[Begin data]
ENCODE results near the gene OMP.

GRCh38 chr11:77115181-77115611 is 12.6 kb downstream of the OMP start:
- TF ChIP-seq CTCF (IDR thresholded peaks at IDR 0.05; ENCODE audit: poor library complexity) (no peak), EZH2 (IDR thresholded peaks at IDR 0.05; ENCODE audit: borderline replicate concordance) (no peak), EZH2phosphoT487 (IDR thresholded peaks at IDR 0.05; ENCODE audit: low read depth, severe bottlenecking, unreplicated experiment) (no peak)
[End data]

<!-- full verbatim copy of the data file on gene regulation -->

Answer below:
ENCODE results near the gene OMP.

GRCh38 chr11:77115181-77115611 is 12.6 kb downstream of the OMP start:
- TF ChIP-seq CTCF (IDR thresholded peaks at IDR 0.05; ENCODE audit: poor library complexity) (no peak), EZH2 (IDR thresholded peaks at IDR 0.05; ENCODE audit: borderline replicate concordance) (no peak), EZH2phosphoT487 (IDR thresholded peaks at IDR 0.05; ENCODE audit: low read depth, severe bottlenecking, unreplicated experiment) (no peak)